BBC to mark 30th anniversary of Spitting ImageBookmark and Share

Tuesday, 7 January 2014 - Reported by John Bowman
The 30th anniversary of ITV's satirical puppet show Spitting Image is to be marked with a special documentary on BBC Four.

In Whatever Happened To Spitting Image? the arts strand Arena will reunite the founding creative team and tell the vexed and frequently hilarious story of the genesis of the satirical puppet show, with exclusive contributions from caricaturists Peter Fluck, Roger Law, and TV producer John Lloyd.

Spanning 131 episodes over 18 series from February 1984 to February 1996, the show was made for Central Independent Television and broadcast across the ITV network.

The puppets became almost as famous as the politicians they lampooned, and in 2000 were auctioned off at Sotheby's. In the course of the documentary, the team sets out to discover where they now reside and who is taking care of them in their old age.

Revealing the extraordinary technical achievement of the series, Arena meets the caricaturists, puppet-mould-makers, designers, puppeteers, impressionists, writers, and directors who worked tirelessly to ensure the show landed its weekly jibes and punches at the politicians, royals, and celebrities of the day. And, tracing its journey to our TV screens, through 12 years of huge audience figures and weekly controversy to its eventual demise, Arena will ask what Spitting Image got right, where it went wrong, and whether its absence for the past 17 years has left a hole in the schedules that has yet to be filled by modern broadcasting.

The documentary has been directed by Arena series editor Anthony Wall, who said:
I made a film about Fluck and Law in 1980, some years before Spitting Image was made, so it's great to be able to revisit their distinctive contribution to Britain's television history.
Cassian Harrison, the channel editor for BBC Four, commented:
It's a testament to Arena's success and eclectic tastes that they've secured access to the Spitting Image team. This is a timely opportunity for Arena to look back at one of television's most extraordinary satirical successes.
A date for broadcasting the one-hour programme is yet to be confirmed, with the BBC currently saying that it will air in the spring, but it will have a preview screening at the BFI Southbank on Thursday 27th February at 6.10pm.
Thirty years ago, Roger Law and Peter Fluck were happily ensconced in a converted Temperance Hall in Cambridge making cruelly funny Plasticine caricatures. These models were photographed and presented to the world in print under the anonymous byline "Luck & Flaw". Unlike a drawing, the caricatures looked like they might move and, Geppetto-style, they did. Law and Fluck, with co-conspirator TV comedy supremo John Lloyd, unleashed one of the most shocking and hilarious TV series ever. Arena tells the story of Spitting Image.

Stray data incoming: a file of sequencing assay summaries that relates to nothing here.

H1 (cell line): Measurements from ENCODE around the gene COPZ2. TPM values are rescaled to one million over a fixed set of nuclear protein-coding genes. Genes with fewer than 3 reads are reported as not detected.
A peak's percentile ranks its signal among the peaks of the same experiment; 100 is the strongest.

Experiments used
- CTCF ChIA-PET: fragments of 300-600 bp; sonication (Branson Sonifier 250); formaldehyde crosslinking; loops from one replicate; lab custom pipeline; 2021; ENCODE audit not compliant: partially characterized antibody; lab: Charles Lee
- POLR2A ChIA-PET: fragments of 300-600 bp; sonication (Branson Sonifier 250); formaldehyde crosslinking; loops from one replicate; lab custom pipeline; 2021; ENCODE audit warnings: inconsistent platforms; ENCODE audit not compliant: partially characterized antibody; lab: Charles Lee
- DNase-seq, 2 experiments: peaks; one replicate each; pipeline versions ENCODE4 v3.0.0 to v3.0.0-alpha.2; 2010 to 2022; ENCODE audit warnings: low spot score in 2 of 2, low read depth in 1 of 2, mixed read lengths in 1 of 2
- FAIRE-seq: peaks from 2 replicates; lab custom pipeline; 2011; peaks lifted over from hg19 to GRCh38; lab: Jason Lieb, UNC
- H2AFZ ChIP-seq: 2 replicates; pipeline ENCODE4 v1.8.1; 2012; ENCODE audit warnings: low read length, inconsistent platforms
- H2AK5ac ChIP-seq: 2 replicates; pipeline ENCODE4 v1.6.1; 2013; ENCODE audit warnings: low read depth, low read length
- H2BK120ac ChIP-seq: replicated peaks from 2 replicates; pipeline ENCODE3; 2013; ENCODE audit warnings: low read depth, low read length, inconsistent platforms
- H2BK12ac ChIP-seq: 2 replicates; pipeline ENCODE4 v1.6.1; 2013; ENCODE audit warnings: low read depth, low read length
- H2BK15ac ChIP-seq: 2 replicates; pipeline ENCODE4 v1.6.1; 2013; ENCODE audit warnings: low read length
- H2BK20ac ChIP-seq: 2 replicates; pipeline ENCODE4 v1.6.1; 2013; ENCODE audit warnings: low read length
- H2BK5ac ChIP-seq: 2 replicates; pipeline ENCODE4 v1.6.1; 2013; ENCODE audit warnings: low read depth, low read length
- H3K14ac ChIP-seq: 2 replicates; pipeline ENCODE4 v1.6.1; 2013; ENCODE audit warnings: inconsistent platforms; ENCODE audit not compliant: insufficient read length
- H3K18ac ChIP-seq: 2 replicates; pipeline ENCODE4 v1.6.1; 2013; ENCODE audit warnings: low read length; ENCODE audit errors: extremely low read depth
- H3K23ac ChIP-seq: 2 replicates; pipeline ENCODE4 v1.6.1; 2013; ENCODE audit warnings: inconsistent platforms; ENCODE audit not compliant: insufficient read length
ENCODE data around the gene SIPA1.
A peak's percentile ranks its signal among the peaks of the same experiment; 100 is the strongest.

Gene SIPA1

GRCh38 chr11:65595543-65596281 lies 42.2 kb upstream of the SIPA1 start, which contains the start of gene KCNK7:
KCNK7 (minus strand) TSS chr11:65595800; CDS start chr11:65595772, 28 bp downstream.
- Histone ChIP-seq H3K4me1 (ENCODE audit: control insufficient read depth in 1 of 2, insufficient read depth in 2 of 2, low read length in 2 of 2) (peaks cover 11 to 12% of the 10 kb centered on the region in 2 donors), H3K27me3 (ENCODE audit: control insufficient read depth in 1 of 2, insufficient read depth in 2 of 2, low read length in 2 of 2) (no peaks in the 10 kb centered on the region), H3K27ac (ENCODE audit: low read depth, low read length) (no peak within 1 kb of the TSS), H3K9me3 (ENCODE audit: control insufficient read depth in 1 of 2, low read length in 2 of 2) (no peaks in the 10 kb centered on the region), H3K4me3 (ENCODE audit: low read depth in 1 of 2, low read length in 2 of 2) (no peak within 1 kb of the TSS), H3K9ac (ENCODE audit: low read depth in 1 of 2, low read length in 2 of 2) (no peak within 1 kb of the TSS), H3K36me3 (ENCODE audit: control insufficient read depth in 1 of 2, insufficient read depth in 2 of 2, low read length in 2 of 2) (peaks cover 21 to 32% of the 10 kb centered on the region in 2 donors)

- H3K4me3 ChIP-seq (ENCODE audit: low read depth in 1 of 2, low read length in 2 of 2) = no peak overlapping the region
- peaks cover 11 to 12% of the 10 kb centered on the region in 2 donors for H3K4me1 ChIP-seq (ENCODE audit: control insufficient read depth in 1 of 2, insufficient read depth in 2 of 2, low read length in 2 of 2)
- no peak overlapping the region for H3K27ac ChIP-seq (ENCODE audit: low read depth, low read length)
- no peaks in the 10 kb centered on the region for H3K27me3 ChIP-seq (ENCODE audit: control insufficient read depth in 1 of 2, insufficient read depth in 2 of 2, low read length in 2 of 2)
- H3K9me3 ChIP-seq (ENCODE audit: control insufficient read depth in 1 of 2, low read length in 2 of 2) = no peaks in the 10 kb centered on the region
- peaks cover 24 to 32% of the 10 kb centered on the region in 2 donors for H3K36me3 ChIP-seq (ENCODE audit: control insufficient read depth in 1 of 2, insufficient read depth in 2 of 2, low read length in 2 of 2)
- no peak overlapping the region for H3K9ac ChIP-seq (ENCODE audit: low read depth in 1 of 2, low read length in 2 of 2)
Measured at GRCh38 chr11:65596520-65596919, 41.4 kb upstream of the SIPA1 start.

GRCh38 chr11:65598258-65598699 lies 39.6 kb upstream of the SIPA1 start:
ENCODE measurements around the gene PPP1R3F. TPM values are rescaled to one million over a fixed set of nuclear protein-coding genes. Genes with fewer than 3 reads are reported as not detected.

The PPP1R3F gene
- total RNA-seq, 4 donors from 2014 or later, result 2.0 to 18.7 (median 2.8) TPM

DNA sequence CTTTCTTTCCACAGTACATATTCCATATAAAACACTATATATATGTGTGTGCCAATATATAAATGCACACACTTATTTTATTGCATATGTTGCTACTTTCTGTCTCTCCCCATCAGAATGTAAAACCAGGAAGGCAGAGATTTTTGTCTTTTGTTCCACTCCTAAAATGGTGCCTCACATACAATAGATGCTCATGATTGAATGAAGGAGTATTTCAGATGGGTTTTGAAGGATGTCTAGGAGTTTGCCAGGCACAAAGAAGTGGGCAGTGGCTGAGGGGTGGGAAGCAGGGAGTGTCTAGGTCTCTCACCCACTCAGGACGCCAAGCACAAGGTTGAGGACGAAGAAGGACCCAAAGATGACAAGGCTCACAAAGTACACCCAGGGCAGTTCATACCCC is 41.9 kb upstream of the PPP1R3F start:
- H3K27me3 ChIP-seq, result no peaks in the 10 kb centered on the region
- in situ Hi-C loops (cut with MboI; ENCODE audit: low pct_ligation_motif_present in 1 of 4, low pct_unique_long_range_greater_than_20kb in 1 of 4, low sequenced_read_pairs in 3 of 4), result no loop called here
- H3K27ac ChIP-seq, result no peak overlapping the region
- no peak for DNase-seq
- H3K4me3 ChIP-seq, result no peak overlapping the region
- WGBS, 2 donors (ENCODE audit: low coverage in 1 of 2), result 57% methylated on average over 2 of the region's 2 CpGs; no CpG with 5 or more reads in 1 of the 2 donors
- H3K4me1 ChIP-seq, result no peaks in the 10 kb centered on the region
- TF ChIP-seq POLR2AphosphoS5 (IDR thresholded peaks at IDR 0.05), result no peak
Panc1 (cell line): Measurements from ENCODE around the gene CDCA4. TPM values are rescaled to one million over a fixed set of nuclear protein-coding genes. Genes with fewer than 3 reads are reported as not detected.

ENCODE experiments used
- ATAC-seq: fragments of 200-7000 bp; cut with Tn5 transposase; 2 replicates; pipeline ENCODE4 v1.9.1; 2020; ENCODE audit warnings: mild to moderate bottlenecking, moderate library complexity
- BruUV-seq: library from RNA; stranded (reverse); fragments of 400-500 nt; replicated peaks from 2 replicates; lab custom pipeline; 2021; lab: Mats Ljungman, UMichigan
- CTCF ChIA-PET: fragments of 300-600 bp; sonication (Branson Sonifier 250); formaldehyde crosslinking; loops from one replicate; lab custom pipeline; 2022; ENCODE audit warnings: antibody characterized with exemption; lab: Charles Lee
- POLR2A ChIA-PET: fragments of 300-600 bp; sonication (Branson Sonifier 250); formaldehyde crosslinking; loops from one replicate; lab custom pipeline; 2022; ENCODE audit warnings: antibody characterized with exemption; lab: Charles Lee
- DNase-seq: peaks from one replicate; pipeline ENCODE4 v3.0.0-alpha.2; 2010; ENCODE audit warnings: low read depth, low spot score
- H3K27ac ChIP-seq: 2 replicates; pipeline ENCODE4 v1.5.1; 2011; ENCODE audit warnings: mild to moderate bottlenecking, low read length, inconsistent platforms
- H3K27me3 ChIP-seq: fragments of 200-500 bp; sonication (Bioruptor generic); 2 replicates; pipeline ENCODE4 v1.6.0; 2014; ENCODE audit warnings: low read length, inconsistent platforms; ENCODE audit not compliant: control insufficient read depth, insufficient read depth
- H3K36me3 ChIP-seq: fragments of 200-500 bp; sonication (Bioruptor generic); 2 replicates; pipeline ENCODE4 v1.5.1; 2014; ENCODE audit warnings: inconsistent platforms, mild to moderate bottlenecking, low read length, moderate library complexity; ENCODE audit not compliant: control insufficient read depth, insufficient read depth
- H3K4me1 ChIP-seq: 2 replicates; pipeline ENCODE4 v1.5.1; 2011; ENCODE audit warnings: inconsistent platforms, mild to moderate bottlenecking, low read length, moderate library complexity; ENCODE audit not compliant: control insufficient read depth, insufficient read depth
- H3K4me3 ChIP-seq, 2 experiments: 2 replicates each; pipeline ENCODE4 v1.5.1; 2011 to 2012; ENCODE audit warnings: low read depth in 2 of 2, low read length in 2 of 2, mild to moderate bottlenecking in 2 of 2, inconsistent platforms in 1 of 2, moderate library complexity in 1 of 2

After the screening, there will be a question-and-answer session with Fluck, Law, Lloyd, and Wall.

The big-screen showing and Q&A will be followed at 8.45pm with a special two-hour celebration and Q&A featuring clips and guests including impressionist Steve Nallon plus "victims" Lord Roy Hattersley and Lord David Steel.
We're delighted to host a panel of well-known writers and performers who gave the show its satirical edge and who became household names in the process, alongside some of their victims - politicians and celebrities - who will discuss the effect their puppet personas had on their careers. Using illustrative clips, we examine the show's controversial impact at the time and its lasting legacy, and reveal behind-the-scenes secrets of the performers, puppeteers, writers, and directors. So, in the words of one famous crew member: "Puppets up, loves - wave those dollies in the air!"
Tickets to both events go on public sale at 11.30am on Tuesday 11th February - click here for the preview screening/Q&A and here for the celebration/Q&A - with a joint event ticket also being made available.




Timeshift: How to be Sherlock HolmesBookmark and Share

Monday, 6 January 2014 - Reported by Chuck Foster
As the current series of Sherlock draws to a close, BBC4 is to broadcast an edition of Timeshift, focusing on the fictional detective and the people who have portrayed him on screen.

How to be Sherlock Holmes: The Many Faces of a Master Detective
Sunday 12th January, 10:00pm

For over 100 years, more than 80 actors have put a varying face to the world's greatest consulting detective - Sherlock Holmes. And many of them incorporated details - such as the curved pipe and the immortal line 'Elementary, my dear Watson' - that never featured in Conan Doyle's original stories. In charting the evolution of Sherlock on screen, from early silent movies to the latest film and television versions, Timeshift shows how our notion of Holmes today is as much a creation of these various screen portrayals as of the stories themselves.

Narrated by Peter Wyngarde, with contributions from Sherlocks past and present including Benedict Cumberbatch, Christopher Lee, Tim Pigott-Smith and Mark Gatiss.

Timeshift: How to be Sherlock Holmes: Benedict Cumberbatch (Credit: BBC/Matthew Thomas) Timeshift: How to be Sherlock Holmes: Christopher Lee (Credit: BBC/Matthew Thomas) Timeshift: How to be Sherlock Holmes: Mark Gatiss (Credit: BBC/Matthew Thomas)







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